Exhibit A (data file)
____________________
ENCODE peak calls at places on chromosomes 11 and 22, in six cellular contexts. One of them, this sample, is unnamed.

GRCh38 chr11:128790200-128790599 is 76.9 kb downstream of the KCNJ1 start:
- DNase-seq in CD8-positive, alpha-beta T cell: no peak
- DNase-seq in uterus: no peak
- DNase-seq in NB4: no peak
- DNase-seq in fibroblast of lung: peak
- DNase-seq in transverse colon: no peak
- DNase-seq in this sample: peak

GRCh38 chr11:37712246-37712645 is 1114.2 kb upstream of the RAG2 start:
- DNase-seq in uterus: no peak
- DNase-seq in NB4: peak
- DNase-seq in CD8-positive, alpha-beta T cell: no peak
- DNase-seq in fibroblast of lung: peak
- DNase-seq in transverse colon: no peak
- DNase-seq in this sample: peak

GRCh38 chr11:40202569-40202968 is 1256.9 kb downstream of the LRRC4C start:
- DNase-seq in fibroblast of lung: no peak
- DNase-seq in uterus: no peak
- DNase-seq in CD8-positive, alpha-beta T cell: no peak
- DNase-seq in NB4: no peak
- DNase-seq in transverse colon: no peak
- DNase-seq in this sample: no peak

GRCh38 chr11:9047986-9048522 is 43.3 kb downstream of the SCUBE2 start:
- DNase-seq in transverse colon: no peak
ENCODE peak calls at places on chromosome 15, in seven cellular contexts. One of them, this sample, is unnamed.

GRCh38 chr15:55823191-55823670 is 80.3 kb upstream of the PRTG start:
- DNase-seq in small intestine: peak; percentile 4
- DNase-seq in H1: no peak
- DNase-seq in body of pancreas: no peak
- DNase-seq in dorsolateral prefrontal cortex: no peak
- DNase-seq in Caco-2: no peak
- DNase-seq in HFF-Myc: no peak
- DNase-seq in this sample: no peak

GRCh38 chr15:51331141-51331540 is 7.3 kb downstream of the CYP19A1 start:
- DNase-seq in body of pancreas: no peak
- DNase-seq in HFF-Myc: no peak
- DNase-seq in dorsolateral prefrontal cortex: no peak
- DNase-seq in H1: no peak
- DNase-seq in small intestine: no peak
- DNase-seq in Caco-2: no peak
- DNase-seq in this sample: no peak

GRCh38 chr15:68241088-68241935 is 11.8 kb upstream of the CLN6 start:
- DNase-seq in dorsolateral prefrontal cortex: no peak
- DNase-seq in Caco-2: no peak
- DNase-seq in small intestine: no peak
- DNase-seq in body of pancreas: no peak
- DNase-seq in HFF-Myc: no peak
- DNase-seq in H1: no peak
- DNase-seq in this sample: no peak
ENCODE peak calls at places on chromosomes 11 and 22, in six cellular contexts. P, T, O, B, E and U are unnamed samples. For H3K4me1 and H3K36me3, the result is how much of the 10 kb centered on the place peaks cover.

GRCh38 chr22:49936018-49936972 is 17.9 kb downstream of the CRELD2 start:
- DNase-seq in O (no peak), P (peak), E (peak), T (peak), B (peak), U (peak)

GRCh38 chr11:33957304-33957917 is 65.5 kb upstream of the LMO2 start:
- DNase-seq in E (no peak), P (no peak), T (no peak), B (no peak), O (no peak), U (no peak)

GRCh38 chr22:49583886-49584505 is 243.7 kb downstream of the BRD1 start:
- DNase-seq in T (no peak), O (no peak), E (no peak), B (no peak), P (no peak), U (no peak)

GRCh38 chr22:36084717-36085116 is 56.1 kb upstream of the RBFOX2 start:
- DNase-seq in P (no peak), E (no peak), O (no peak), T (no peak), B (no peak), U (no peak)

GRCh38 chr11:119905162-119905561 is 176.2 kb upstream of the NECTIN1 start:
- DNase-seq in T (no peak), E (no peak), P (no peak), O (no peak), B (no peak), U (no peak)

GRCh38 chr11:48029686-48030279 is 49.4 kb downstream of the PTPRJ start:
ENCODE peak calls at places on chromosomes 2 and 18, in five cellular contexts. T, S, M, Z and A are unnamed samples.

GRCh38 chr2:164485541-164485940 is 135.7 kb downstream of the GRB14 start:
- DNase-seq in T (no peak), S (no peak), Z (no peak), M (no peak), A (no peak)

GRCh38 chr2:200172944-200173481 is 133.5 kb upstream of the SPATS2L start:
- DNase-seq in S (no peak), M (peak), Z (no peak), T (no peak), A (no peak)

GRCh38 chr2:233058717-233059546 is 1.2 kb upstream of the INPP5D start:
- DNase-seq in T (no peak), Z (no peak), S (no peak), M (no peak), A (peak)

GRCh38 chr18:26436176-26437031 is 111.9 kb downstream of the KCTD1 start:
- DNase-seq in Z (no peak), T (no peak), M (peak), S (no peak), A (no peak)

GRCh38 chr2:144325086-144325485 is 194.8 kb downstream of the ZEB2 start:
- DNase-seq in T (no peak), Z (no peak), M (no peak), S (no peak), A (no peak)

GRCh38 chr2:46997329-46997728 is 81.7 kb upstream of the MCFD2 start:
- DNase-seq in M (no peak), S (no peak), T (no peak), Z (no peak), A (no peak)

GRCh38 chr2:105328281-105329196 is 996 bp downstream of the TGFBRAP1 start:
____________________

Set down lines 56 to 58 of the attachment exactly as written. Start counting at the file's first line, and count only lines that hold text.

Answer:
- DNase-seq in T (no peak), O (no peak), E (no peak), B (no peak), P (no peak), U (no peak)

GRCh38 chr22:36084717-36085116 is 56.1 kb upstream of the RBFOX2 start:
- DNase-seq in P (no peak), E (no peak), O (no peak), T (no peak), B (no peak), U (no peak)